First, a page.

Osa M50 scooter, 1961

"The Osa M50 and M52 scooters are the only Polish mopeds designed for batch production.

Works on the design and production of the Polish scooter started in the Progress and Sports Department of the Warsaw Motorcycle Factory (WFM — Warszawska Fabryka Motocykli) by engineers Krzysztof Brun, Jerzy Jankowski and Tadeusz Mathia in 1951. 

From the group of discussed designs based on already manufactured elements of motorcycles that were produced in Poland, the OSA model was eventually selected. Unlike other proposals (and scooters from Western European countries), it had better suspension and larger wheels with a diameter of 14 inches. The size of the wheels was important because, even though Polish roads were getting better and better, they were still unsatisfactory. Larger wheels allowed the rider to cope with inclinations and holes in the road without damaging the vehicle and risking the rider’s health.

Although the communist rulers of Poland were initially against the production of such vehicles, considering them an unnecessary luxury and ‘a gadget of jaded capitalists’, thanks to the press and the successes of Polish sport riders of WFM, the production of the OSA was successfully launched in 1959.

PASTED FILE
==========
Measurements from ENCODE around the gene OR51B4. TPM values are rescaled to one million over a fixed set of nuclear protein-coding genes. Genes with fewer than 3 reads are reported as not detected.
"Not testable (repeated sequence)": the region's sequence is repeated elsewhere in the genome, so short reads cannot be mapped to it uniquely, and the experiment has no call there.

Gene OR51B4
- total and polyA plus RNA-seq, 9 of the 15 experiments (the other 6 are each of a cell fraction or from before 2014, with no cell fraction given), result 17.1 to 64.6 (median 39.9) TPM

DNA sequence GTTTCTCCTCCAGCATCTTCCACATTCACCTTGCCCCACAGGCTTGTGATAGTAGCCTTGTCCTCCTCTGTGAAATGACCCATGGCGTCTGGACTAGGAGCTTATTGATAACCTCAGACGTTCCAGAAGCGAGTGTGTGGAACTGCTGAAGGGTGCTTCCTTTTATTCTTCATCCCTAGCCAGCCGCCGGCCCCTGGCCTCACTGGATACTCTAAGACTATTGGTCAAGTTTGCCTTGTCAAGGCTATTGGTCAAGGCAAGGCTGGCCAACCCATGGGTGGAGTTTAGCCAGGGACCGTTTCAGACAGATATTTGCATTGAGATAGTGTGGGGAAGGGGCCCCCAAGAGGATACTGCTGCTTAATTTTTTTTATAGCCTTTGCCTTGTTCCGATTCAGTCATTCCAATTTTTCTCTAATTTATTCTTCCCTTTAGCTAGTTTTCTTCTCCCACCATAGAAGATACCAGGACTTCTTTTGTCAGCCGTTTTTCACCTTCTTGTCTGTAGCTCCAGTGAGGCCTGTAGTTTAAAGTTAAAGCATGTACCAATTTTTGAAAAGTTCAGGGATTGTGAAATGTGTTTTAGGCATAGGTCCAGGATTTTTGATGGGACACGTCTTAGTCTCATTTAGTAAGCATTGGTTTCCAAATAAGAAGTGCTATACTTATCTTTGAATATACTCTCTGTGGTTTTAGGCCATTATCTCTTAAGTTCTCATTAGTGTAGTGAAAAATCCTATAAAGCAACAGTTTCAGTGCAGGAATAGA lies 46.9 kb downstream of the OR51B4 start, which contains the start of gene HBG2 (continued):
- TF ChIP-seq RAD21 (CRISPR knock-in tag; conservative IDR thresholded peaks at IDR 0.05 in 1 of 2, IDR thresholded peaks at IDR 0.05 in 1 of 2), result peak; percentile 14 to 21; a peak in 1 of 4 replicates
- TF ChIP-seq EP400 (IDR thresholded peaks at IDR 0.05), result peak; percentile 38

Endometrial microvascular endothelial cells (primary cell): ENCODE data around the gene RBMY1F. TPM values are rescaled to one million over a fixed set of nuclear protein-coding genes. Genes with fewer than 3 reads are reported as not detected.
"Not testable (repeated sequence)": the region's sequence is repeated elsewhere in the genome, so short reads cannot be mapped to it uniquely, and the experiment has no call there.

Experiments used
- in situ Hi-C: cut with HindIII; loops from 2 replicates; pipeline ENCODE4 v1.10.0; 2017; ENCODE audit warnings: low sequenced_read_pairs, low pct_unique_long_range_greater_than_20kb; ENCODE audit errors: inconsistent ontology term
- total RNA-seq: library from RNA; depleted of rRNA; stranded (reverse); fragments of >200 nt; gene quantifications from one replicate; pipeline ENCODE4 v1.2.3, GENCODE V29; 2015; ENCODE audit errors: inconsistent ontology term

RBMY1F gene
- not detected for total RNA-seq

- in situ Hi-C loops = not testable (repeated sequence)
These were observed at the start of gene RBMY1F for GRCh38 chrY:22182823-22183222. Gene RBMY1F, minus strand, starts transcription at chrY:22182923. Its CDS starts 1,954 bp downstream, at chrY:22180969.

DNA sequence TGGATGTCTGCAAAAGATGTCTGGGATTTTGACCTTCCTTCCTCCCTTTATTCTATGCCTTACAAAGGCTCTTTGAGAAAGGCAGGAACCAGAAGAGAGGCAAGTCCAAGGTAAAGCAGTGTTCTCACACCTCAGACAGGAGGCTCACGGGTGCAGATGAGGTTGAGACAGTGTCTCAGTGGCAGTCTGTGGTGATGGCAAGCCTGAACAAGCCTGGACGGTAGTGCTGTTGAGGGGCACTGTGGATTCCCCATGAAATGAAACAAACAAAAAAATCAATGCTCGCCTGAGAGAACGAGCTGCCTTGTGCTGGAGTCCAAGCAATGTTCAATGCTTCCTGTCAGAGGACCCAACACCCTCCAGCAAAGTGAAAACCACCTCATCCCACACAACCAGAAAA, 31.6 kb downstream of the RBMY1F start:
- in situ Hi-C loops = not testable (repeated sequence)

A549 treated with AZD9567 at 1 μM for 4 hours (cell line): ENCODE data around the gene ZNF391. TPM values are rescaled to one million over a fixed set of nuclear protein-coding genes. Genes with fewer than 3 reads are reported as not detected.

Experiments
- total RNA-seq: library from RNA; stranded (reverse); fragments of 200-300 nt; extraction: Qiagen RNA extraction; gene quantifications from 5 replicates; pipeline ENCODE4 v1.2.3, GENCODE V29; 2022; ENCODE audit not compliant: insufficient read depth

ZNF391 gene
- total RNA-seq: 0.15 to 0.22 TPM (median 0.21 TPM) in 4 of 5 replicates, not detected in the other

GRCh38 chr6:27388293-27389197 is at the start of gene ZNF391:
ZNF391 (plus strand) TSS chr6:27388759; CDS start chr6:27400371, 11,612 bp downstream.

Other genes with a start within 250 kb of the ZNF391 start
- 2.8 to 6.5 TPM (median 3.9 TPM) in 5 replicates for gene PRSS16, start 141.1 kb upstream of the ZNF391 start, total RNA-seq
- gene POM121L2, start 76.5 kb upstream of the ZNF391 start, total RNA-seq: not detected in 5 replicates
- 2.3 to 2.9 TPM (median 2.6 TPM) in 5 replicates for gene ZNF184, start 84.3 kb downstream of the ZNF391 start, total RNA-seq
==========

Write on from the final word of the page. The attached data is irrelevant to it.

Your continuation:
However, there were problems with a lack of supplies, typical for communist Poland. There were not enough pipes for the frame and telescope construction and the pressed steel sheets had to be brought to Warsaw from the Łabędy Steelworks in Gliwice.

Initially, all scooters were beige. It is difficult to say whether it was the idea of the designers or the result of the above-mentioned problems with supplies. Later, other colours were introduced; however, the best ones were produced for export purposes only.

Although they were not very cheap, Polish scooters rapidly became a very desirable and popular item. Even though the scooter was small, the size was not a problem for its users and fans. On the contrary, it was sometimes described as an advantage! The following is an excerpt on how journalist Marek Wachowski described the Osa in the Motor weekly magazine:

'Dear Reader, if your sweetheart sits on your Osa, there will really be little space left for you. And even then you will have to hold onto her tightly, otherwise she will fall off! So, the short seat also has its advantages…'” (source)

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